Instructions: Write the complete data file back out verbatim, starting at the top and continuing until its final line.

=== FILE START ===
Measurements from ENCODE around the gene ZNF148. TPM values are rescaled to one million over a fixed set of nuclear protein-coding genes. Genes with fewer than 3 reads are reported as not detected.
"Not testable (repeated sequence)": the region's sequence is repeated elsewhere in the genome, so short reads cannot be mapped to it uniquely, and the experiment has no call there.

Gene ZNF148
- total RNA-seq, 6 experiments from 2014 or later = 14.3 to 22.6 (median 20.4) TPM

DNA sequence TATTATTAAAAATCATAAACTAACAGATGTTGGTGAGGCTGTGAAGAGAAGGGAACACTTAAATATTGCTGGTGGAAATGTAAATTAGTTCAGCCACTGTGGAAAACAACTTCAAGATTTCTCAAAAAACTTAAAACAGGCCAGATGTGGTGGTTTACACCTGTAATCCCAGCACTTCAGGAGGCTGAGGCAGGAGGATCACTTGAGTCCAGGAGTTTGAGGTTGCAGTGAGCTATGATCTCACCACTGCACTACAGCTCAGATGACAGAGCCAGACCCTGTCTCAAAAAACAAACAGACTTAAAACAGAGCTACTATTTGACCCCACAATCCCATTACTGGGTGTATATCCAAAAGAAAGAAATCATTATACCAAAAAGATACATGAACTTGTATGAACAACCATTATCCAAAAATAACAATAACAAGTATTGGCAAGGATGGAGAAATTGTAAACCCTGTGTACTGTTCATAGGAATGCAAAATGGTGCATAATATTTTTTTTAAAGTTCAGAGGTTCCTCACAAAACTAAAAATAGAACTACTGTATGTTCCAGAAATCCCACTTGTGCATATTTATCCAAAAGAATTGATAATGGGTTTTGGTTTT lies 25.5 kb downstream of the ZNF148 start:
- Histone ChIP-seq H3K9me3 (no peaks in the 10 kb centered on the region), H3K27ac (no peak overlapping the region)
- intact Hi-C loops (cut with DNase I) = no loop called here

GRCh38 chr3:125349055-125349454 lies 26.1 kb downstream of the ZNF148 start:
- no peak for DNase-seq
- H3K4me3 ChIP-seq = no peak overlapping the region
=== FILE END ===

Measurements from ENCODE around the gene ZNF148. TPM values are rescaled to one million over a fixed set of nuclear protein-coding genes. Genes with fewer than 3 reads are reported as not detected.
"Not testable (repeated sequence)": the region's sequence is repeated elsewhere in the genome, so short reads cannot be mapped to it uniquely, and the experiment has no call there.

Gene ZNF148
- total RNA-seq, 6 experiments from 2014 or later = 14.3 to 22.6 (median 20.4) TPM

DNA sequence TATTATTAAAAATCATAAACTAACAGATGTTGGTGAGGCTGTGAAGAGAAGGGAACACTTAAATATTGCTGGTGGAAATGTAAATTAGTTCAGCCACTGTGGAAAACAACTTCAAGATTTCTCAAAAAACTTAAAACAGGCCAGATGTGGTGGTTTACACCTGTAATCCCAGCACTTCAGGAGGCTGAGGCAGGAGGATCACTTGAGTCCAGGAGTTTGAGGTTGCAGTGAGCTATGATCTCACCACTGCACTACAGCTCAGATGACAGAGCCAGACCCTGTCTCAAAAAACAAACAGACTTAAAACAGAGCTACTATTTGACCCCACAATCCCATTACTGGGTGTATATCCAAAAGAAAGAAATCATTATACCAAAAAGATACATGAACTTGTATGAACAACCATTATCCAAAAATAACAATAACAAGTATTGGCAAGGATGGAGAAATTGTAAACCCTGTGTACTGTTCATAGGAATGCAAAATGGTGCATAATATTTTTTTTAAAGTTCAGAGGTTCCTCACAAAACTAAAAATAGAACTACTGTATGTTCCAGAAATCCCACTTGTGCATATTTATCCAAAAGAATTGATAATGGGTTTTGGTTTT lies 25.5 kb downstream of the ZNF148 start:
- Histone ChIP-seq H3K9me3 (no peaks in the 10 kb centered on the region), H3K27ac (no peak overlapping the region)
- intact Hi-C loops (cut with DNase I) = no loop called here

GRCh38 chr3:125349055-125349454 lies 26.1 kb downstream of the ZNF148 start:
- no peak for DNase-seq
- H3K4me3 ChIP-seq = no peak overlapping the region